How do you find your purpose?
This model makes it look easy. You only have to answer 4 questions.
But sometimes a model is counterproductive.
What kind of answer are you looking for?
And do you really need it?
Let’s explore the above Venn-diagram for purpose finding. A Spanish astrologist developed it years ago. Then blogger Marc Winn put the term Ikigai in the middle: A Japanese concept that describes what you find meaningful and what makes you happy.
The model went viral
Winn got the ikigai-concept from a TEDTalk on the blue zones. Blue zones are areas in the world where many people live a 100 years or more. And what turns out: If you know your ikigai, you live longer and happier.
But the 100-year-old’s do not need a model to find their ikigai
They immediately know the answer. Like the great-grandma: She just wants to hold her great-grandchild. Or the grandpa that works in his garden every day.
Do you only live a successful live if you end up in the center?
In the related Hedgehog concept of Jim Collins that is where you need to be.
His hedgehog comes from a parable by the greek poet Archilochus: The fox knows many things, but the hedgehog knows one big thing. The fox thinks of all kinds of strategies to catch his prey. But he does not get the hedgehog: His spines always work.
By finding your hedgehog concept you can turn a successful company into a great company says Collins in his book Good to Great.
The hedgehog concept is not a strategy
It is not something you pursue, it is an insight: What could your company be the best in the world at?
When you discover that, you skip everything else. All organizational activity is targeted to the further development of the hedgehog concept.
But does that also work for you – as a person?
The philosopher Isaiah Berlin sees the hedgehog and the fox as 2 ways to approach life. He uses the dichotomy as a playful pair of glasses to compare a number of big thinkers.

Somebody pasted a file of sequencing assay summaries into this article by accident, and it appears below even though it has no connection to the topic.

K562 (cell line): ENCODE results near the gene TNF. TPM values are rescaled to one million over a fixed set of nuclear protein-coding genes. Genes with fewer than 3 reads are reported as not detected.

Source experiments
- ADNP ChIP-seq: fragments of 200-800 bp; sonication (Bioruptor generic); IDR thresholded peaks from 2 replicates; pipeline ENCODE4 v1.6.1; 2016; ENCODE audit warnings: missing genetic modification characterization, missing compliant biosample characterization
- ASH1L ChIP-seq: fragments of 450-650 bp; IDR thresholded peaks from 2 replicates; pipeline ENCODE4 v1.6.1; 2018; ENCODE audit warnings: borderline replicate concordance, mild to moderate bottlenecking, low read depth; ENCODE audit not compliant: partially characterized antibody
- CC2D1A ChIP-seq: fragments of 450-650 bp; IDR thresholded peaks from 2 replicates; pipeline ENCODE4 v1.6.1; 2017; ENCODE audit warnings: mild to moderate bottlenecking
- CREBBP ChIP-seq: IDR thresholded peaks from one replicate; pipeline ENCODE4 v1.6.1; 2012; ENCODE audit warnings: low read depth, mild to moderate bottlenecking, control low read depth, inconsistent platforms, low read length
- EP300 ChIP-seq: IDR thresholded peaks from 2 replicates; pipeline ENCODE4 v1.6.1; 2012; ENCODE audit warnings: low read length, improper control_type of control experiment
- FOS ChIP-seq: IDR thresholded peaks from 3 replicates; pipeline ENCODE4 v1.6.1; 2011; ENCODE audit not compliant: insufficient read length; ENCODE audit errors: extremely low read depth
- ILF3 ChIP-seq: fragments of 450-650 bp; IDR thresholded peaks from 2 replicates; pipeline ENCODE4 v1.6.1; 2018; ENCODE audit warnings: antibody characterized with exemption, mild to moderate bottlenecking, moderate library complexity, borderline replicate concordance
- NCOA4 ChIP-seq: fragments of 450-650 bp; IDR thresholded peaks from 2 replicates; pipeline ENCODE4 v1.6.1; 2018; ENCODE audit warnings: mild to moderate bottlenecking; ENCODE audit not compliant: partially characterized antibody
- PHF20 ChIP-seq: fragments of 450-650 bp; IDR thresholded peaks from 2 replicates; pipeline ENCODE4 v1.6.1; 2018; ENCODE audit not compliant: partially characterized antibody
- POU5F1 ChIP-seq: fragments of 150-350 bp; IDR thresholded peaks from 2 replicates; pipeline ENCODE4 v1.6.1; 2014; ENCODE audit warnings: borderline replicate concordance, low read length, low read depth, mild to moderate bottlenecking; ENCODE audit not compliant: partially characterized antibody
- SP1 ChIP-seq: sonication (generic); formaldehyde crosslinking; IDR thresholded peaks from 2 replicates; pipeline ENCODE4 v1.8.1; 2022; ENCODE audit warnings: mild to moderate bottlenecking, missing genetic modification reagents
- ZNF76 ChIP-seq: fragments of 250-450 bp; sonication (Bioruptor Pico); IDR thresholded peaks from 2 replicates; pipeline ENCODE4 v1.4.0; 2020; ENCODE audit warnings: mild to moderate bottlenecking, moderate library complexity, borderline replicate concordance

The fox pursues diverging interests and takes his experiences for what they are. The hedgehog has a central vision on life through which he looks at the world. He tries to fit everything in his worldview.
The divide is a starting point for a 63-page essay in which Berlin studies the work of Tolstoi.
That is how you can use a model to explore your purpose
As a pair of glasses: an entrance for reflection.
And no, you do not have to write an essay. A few mindmaps are enough.
Watch out: Don’t turn your specs into a hedgehog
Not everything you come across has to fit in the 4 balls. And not all your activities have to direct you towards the center. Then you get stuck.
You see more when you take the fox approach
You look at your experiences with an open mind. When you explore activities in different areas you have a bigger repertoire to fall back on in a challenging situation.
Your purpose is not a question with one overall answer
It is about the attention you give to what you do. And it changes during your lifetime.
It does help when you think about what is important to you and about what energizes you.
So you can base your choices on that
Who knows: Maybe you discover connections you did not see before.
A model makes purpose finding manageable, but you can also get stuck. Not all your experiences fit in a closed framework. And they don’t have to.
Print the pdfs and reflect on what matters to you. Or water your plants.